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I believe that people who are made redundant should be properly compensated and, yes, I believe that the system put forward by the last Government was certainly affordable. I actually believe that the mechanism previous to that is still affordable. However, I accept that there was a need for reform. That is what the unions were negotiating on. It was not the PCS's fault that the last scheme fell apart; the Government ruled that the process by which it was introduced was unlawful-it is as simple as that.
Let me return to the myth of a highly paid civil service that is promulgated, if not today, certainly elsewhere, including by the media. Yes, there are some highly paid civil servants, and we have dealt with that today. The unions themselves are at the forefront of highlighting the need to tackle high pay and bonuses. However, as had been said, the average civil service pay on which redundancy payments are based is £22,850 a year, compared with £24,970 in the private sector. There are 35,000 civil servants who earn less than £15,000 a year. Some 210,000 people-40% of the civil service-are paid £20,000; 350,000, less than £25,000. The bulk of our civil servants are on low or relatively modest pay.
The other tactic that is used-and it has been paraded again today by Ministers and Members in the debate-is a justification of the attack on the compensation scheme by divide and rule, playing public sector workers off against private sector workers. The Government have argued that many people in the private sector receive only statutory minimum redundancy payments or low-level additional scheme payments, but the reality is that most private sector workers are covered by some form of additional scheme, and are usually protected by its being written into their contract of employment. The fact that the level of many of those compensation payments is disgracefully low in some parts of the private sector is no justification whatsoever for undermining standards in the public sector. It is an argument for raising levels and standards in the private sector, even in these economic times.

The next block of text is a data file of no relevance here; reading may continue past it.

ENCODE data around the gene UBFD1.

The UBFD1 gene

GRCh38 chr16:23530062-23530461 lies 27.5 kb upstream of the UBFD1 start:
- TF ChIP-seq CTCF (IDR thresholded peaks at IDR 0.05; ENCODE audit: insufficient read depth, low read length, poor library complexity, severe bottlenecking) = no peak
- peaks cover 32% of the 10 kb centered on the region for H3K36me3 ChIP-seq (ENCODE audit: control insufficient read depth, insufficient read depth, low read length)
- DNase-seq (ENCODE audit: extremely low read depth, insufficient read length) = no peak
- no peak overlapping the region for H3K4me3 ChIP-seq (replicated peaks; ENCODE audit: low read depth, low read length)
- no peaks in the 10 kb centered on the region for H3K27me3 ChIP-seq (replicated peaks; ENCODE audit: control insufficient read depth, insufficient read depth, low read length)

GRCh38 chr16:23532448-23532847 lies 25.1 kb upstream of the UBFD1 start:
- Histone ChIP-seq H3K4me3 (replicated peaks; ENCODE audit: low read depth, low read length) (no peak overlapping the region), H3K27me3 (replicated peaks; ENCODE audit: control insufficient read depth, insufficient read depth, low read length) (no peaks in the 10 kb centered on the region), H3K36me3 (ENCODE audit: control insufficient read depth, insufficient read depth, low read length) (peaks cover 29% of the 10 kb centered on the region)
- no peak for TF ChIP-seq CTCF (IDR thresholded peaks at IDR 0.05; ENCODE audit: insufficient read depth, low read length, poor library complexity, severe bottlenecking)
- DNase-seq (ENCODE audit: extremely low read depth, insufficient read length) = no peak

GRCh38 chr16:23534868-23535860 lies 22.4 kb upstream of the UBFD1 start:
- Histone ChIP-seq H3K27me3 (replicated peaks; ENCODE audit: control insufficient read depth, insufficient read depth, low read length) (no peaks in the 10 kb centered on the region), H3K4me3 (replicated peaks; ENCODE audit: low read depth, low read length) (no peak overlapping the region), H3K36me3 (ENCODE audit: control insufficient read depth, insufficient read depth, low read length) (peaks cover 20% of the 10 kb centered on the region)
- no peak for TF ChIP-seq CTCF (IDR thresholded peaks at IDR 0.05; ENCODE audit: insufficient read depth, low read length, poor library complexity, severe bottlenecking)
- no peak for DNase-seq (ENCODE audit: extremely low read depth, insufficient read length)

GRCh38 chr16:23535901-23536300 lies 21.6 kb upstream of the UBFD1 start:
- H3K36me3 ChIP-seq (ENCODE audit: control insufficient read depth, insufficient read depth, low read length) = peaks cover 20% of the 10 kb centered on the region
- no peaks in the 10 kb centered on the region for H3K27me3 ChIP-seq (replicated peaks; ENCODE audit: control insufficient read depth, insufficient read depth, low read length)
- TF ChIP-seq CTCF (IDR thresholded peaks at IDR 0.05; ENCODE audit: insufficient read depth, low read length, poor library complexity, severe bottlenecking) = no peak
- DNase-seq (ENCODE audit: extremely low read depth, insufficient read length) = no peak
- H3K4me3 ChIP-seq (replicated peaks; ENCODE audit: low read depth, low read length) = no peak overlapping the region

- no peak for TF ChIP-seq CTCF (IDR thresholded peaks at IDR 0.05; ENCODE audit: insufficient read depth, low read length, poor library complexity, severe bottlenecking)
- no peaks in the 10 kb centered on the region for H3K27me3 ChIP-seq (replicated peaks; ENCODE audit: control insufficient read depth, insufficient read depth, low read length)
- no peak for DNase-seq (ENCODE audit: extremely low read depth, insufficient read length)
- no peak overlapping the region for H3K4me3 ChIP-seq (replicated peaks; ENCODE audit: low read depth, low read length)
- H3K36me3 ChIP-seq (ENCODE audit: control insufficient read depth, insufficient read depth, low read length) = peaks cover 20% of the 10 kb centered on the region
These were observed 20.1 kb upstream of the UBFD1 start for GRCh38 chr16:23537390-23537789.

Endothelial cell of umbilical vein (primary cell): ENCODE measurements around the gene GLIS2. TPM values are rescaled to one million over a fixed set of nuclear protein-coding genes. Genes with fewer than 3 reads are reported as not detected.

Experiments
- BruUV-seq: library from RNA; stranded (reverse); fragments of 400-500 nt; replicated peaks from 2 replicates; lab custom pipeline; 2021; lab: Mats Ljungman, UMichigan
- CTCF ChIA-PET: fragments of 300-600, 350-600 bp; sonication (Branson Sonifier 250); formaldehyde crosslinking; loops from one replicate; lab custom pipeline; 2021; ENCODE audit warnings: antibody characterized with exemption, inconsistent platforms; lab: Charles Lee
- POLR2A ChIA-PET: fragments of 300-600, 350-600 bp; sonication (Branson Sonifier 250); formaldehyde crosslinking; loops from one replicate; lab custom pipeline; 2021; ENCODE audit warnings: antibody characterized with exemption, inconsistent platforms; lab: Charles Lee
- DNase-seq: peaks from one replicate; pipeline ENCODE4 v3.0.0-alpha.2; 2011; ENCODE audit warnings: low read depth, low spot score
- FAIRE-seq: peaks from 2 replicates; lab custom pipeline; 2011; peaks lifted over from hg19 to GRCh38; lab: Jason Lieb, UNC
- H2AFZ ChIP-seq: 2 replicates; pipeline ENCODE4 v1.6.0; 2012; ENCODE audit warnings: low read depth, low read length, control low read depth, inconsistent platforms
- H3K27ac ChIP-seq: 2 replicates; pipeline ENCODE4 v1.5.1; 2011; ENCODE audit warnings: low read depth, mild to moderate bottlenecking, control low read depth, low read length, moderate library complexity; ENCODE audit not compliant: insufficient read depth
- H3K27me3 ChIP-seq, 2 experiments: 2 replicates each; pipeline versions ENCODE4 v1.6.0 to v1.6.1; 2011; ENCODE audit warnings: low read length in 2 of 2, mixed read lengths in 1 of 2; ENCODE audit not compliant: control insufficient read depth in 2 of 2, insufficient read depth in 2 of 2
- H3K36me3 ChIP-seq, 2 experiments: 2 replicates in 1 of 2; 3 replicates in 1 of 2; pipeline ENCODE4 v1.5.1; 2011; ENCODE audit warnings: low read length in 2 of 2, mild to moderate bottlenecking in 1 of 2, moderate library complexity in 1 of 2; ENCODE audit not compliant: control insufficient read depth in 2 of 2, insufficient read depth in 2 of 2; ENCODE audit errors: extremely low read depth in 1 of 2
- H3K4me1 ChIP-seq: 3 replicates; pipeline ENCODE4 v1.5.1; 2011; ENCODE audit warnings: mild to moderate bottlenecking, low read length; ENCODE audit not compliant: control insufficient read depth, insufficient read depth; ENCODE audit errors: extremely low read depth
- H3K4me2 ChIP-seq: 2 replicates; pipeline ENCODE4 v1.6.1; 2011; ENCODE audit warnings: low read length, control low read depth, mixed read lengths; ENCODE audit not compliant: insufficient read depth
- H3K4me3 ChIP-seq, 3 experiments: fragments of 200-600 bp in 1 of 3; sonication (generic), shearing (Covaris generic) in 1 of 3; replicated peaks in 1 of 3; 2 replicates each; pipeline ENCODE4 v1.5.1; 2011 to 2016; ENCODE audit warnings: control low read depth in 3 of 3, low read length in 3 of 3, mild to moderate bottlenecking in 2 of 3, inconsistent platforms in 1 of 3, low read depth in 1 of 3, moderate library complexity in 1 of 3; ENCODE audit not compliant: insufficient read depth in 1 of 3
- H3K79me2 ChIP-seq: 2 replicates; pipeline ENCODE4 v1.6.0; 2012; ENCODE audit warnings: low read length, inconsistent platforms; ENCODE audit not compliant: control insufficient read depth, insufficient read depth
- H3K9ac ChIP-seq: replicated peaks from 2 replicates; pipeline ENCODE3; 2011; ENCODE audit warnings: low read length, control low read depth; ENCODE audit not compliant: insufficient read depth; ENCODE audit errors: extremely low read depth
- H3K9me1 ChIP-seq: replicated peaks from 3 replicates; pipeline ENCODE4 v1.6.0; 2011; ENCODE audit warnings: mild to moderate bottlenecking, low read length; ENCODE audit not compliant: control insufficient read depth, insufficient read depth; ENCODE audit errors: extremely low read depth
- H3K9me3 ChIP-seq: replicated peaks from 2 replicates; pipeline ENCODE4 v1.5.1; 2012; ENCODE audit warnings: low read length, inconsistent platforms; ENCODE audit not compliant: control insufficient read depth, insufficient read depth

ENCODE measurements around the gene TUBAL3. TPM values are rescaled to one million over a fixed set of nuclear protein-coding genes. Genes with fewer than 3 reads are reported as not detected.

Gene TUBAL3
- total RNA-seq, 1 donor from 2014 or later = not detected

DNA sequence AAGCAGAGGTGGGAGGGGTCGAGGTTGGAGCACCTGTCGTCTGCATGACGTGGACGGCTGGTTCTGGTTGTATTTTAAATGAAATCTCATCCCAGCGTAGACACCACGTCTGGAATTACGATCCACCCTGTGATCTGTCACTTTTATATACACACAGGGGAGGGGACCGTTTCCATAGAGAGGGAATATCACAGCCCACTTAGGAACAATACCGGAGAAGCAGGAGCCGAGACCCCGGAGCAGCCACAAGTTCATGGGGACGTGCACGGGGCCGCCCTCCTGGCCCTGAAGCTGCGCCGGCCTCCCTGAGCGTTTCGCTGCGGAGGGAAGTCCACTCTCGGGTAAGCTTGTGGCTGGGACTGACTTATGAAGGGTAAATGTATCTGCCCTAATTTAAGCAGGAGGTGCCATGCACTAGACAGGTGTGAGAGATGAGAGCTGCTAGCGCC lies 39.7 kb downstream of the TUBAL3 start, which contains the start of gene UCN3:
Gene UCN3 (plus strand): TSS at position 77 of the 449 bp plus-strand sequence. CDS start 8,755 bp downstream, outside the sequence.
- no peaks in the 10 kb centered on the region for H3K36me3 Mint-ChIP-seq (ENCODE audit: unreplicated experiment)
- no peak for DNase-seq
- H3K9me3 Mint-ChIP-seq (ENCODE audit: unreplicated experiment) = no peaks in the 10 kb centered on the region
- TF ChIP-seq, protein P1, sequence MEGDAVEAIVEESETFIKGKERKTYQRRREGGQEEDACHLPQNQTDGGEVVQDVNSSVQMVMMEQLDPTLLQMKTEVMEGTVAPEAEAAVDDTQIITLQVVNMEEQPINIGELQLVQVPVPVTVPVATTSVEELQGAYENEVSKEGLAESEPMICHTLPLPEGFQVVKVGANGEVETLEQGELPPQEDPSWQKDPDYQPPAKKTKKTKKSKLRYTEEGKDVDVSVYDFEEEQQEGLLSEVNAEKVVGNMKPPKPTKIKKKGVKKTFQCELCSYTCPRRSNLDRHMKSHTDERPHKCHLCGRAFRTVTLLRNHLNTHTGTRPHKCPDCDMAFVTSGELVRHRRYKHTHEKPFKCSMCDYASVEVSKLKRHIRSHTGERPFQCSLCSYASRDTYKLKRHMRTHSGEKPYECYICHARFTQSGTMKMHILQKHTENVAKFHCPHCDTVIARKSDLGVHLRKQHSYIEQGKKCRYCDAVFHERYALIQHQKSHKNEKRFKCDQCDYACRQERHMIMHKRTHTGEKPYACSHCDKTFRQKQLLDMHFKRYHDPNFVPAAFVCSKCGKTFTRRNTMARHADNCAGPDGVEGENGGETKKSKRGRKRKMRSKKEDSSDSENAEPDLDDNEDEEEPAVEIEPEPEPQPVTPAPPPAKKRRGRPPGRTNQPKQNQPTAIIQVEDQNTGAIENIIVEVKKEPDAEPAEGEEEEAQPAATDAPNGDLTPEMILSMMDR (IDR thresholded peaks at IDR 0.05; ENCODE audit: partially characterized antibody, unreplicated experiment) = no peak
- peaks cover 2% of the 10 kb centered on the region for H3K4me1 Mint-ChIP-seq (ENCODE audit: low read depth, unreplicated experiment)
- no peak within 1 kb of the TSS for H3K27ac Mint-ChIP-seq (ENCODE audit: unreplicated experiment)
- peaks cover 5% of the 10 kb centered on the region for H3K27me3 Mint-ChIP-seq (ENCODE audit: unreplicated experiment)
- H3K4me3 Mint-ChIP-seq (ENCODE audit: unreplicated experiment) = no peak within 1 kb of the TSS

The argument that when civil servants take on their job they weigh up the merits of going into the public or private sector has been made today. Wages in the public sector are lower, but the benefits are better, and usually more secure-that is the calculation that is made. If we compare civil service grades with jobs in the private sector, we can see that admin officers in the civil service earn 21% less than people in comparable jobs in the private sector.
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